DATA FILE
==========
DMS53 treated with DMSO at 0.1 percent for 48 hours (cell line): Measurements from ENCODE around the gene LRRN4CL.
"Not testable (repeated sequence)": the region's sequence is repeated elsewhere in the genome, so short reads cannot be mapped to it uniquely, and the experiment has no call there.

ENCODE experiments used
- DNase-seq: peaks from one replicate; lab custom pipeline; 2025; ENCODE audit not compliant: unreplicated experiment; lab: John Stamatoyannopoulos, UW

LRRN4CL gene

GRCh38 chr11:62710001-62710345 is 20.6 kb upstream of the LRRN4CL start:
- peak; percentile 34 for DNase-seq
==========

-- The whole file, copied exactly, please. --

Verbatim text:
DMS53 treated with DMSO at 0.1 percent for 48 hours (cell line): Measurements from ENCODE around the gene LRRN4CL.
"Not testable (repeated sequence)": the region's sequence is repeated elsewhere in the genome, so short reads cannot be mapped to it uniquely, and the experiment has no call there.

ENCODE experiments used
- DNase-seq: peaks from one replicate; lab custom pipeline; 2025; ENCODE audit not compliant: unreplicated experiment; lab: John Stamatoyannopoulos, UW

LRRN4CL gene

GRCh38 chr11:62710001-62710345 is 20.6 kb upstream of the LRRN4CL start:
- peak; percentile 34 for DNase-seq